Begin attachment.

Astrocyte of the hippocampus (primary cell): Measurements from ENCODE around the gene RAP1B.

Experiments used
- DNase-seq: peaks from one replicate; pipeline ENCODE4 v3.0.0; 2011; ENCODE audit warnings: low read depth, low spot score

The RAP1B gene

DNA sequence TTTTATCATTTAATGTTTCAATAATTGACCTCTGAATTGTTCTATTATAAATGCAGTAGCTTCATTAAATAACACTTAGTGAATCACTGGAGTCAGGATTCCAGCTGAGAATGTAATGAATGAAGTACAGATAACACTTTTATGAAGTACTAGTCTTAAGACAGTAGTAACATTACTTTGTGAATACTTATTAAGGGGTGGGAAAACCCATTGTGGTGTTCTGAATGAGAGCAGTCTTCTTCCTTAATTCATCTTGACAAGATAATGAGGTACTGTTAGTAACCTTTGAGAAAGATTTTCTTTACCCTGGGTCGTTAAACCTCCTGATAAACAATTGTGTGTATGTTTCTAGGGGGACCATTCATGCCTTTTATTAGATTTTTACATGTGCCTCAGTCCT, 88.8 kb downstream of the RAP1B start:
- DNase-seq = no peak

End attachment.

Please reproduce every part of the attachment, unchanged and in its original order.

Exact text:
Astrocyte of the hippocampus (primary cell): Measurements from ENCODE around the gene RAP1B.

Experiments used
- DNase-seq: peaks from one replicate; pipeline ENCODE4 v3.0.0; 2011; ENCODE audit warnings: low read depth, low spot score

The RAP1B gene

DNA sequence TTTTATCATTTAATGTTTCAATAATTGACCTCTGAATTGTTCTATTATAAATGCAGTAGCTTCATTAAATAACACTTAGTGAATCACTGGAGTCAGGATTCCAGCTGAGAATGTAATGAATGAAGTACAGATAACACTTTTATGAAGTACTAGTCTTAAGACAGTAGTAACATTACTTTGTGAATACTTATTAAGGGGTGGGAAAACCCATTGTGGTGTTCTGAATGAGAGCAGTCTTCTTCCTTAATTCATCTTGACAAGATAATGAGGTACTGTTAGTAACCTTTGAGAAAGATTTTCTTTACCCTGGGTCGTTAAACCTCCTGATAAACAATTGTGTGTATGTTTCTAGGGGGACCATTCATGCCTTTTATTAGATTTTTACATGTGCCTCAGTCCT, 88.8 kb downstream of the RAP1B start:
- DNase-seq = no peak